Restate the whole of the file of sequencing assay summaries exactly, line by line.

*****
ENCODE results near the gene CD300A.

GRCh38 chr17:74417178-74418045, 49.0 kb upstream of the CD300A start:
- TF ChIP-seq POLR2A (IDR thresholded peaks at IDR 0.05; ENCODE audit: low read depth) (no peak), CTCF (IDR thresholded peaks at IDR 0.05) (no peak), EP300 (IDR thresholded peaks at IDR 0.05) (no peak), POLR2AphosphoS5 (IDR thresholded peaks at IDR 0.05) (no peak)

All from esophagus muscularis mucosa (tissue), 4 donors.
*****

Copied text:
ENCODE results near the gene CD300A.

GRCh38 chr17:74417178-74418045, 49.0 kb upstream of the CD300A start:
- TF ChIP-seq POLR2A (IDR thresholded peaks at IDR 0.05; ENCODE audit: low read depth) (no peak), CTCF (IDR thresholded peaks at IDR 0.05) (no peak), EP300 (IDR thresholded peaks at IDR 0.05) (no peak), POLR2AphosphoS5 (IDR thresholded peaks at IDR 0.05) (no peak)

All from esophagus muscularis mucosa (tissue), 4 donors.